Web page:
Extreme Measures: When and How School Closures and Charter Takeovers Benefit Students
A policy brief by Whitney Bross, Douglas N. Harris, and Lihan Liu on School Closures and Charter Takeovers
This study examines school closures and charter takeovers in New Orleans and Baton Rouge that occurred between 2008 and 2014, focusing on the effects these interventions had on student achievement, high school graduation, and college entry. Our key findings are as follows:
- The effects of school closure and charter takeover on student outcomes depended substantially on whether students ended up in higher quality schools, as well as, perhaps, how much disruption they experienced.
- Intervening in elementary schools was more effective in these cities than intervening in high schools. New Orleans elementary students’ math standardized test scores increased by 13 percentile points after the interventions, but the policies may have reduced the college entry rates of high school students.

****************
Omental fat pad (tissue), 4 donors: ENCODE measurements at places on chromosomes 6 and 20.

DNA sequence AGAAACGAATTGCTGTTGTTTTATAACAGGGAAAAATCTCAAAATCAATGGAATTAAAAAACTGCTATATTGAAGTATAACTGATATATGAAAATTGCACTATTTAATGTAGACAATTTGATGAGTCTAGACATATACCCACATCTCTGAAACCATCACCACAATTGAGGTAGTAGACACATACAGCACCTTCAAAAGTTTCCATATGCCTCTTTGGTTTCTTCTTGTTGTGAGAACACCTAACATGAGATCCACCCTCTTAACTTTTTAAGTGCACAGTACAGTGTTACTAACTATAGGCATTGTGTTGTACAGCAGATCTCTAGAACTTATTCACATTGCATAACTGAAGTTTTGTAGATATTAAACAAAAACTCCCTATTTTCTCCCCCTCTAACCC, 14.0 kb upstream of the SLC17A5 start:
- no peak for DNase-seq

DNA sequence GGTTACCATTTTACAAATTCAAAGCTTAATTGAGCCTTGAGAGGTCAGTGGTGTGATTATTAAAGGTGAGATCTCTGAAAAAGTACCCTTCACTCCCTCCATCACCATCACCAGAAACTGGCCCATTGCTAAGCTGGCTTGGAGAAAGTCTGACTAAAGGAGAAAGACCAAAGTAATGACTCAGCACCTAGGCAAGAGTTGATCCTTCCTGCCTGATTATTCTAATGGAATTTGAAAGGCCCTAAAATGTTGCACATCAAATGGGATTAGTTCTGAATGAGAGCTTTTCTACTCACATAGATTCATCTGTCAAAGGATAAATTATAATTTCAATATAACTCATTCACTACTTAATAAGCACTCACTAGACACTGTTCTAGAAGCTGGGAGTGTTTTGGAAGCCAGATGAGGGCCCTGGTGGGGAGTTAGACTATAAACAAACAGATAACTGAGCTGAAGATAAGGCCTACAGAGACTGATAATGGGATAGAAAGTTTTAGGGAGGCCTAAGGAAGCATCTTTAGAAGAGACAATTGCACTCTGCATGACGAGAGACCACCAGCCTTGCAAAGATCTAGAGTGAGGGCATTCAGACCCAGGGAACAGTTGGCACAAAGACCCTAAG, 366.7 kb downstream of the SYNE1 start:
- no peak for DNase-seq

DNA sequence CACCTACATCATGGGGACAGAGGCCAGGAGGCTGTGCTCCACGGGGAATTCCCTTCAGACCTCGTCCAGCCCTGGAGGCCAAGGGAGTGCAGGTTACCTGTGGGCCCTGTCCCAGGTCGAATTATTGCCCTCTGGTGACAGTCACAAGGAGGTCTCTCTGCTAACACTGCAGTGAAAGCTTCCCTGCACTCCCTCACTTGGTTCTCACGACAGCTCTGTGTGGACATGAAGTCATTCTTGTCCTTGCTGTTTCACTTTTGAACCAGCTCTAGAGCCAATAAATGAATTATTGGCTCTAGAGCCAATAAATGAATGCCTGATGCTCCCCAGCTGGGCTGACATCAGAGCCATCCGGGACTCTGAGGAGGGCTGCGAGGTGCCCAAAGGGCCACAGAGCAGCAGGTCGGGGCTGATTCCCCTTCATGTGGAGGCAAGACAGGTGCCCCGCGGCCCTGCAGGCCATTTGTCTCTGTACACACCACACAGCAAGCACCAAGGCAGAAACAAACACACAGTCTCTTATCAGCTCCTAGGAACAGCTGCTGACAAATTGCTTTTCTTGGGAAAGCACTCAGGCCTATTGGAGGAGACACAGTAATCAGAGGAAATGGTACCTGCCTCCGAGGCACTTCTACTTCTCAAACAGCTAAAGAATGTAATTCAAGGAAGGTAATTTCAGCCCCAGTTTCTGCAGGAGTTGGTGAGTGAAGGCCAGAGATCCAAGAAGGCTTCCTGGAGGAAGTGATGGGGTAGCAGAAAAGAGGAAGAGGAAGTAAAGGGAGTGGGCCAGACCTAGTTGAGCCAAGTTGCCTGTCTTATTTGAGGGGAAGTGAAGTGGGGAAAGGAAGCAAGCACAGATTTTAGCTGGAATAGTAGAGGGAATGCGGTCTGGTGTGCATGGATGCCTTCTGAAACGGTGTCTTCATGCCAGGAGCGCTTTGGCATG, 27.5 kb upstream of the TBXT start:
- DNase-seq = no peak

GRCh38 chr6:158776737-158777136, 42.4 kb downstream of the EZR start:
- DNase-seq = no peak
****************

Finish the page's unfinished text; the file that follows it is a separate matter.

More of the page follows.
- The results varied greatly between New Orleans and Baton Rouge. New Orleans high school students experienced positive effects, while Baton Rouge high school interventions reduced the high school graduation rate by 10 percentage points and reduced the college entry rate as well. These poor results in Baton Rouge are predictable because the city’s students ended up in lower quality schools after the interventions.
- The positive effects of closure and takeover in New Orleans explain 25% to 40% of the total effect of the New Orleans post-Katrina school reforms on student achievement.
Our analysis helps explain the wide variety of results not only between Baton Rouge and New Orleans, but also between this and prior studies of closure and takeover. As with most programs and policies, the effects depend on policy design and implementation. In this brief’s final section, we discuss certain steps that, according to the evidence, yield a high probability of success for these interventions. Without following these steps, closure and charter takeover can do considerable harm.